At GC Law we handle the personal injury compensation claims for many car accident victims, and looking over our recent case files a number of relevant statistics stand out. The number of car accidents caused by either mobile phone usage, either texting or talking on a mobile phone whilst driving, or social networking long into the night have been a major factor in a majority of these accidents.
Some of these facts include young drivers with an addiction to electronic socialising, who are increasingly at risk of being injured in a car accident caused by driver fatigue.
There is an increasing number of teenagers who have been involved in car accidents because they’re so tired from staying up all night using their electronic devices.
According to authorities, people under the age of 30 account for nearly two thirds of accidents involving sleepy drivers.
The car accidents are most likely to occur early in the morning or late at night. There is usually only one person in the car, and often only one car is involved.
Distraction has also been identified as a contributing factor in 22% of car crashes and near crashes and 71% of truck crashes (and 46% of near crashes) in naturalistic driving studies.
Using a mobile phone whilst driving is highly distracting and increases your risk of a crash four-fold.
Despite the dangers and illegality, approximately 25% of recently surveyed Queensland drivers reported using their hand-held mobile phone on a daily basis to answer or make calls, as well as read text messages, while 14% reported using their hand-held phone to send a text message on a daily basis.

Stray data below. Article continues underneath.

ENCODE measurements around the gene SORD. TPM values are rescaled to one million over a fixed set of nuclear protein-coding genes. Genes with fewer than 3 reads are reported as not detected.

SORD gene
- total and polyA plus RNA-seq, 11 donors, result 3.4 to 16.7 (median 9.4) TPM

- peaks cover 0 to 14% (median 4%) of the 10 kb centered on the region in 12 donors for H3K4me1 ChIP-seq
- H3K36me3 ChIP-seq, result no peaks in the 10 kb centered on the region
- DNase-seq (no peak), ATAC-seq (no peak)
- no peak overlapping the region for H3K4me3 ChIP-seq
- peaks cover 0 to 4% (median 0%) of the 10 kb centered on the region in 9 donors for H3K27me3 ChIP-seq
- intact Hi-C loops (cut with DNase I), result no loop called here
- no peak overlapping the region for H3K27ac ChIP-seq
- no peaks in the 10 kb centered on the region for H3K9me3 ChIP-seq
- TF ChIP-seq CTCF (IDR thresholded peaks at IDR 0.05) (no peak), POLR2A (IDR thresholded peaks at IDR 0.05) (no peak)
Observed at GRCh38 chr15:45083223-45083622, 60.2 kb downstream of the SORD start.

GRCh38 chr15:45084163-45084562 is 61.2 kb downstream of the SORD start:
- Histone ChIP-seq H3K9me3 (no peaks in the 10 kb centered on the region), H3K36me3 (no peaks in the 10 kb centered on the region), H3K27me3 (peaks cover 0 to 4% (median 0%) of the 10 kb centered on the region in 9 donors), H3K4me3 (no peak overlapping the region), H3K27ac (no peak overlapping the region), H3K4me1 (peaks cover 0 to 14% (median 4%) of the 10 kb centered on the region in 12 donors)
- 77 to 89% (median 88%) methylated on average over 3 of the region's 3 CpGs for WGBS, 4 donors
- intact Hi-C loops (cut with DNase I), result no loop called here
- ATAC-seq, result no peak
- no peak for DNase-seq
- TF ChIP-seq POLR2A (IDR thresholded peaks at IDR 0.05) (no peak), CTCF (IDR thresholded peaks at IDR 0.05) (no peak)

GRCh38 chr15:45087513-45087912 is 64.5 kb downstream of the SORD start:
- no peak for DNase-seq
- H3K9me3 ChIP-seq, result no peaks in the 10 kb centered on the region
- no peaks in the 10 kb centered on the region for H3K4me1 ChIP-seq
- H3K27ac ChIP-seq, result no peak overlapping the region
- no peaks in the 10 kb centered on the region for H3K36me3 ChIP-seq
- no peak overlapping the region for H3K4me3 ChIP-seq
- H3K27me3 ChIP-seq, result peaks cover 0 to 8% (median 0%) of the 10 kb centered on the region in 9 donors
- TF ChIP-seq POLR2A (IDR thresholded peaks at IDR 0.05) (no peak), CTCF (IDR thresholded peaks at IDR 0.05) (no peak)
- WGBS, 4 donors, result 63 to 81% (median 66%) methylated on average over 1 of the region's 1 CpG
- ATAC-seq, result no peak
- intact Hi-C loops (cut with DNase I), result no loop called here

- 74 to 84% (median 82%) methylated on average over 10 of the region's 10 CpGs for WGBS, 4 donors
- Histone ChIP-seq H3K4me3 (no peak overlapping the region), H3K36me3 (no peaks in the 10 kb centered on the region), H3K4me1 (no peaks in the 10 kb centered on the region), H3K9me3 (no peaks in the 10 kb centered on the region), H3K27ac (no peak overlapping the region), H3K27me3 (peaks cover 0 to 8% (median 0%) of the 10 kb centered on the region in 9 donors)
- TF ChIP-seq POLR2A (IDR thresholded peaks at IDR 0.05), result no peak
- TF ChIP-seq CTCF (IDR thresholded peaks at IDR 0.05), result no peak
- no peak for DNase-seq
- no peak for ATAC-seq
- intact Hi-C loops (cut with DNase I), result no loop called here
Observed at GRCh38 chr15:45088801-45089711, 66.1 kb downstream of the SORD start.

Driver distraction is one of the main causes of road crashes, estimated to account for approximately one quarter of car crashes.
Using a mobile phone while driving (especially texting), is highly distracting.
A person using a hand-held or hands-free mobile phone while driving is four times more likely to have a serious crash resulting in hospital attendance.
The legislation – How it affects you
It is illegal in all Australian states and territories to use a hand-held mobile phone while driving. This includes talking, texting, playing games, taking photos or video and using other phone functions.
Using a hand-held mobile phone is also illegal when your vehicle is stationary but not parked (when stopped at a traffic light).
It is illegal to use a hands-free phone while driving if it causes you to lose proper control of your vehicle.
Learner and P1 drivers are not permitted to use a hand-held or hands-free mobile phone while driving.
The most common types of crashes associated with mobile phone usage are “run off the road” and “rear end” crashes.
If you or any member of your family or friends is involved in a car accident it is important to be fully aware of your rights and what compensation for personal injury you may be able to claim.
At GC Law we are personal injury experts and can help you assess your potential claim, you can even use our Free Case Review process to start your compensation claim.
For more information on car accident claims call us to speak to one of our lawyers on 1 300 302 388 or start a live chat session and talk with a GC Law lawyer today.
We are here to help.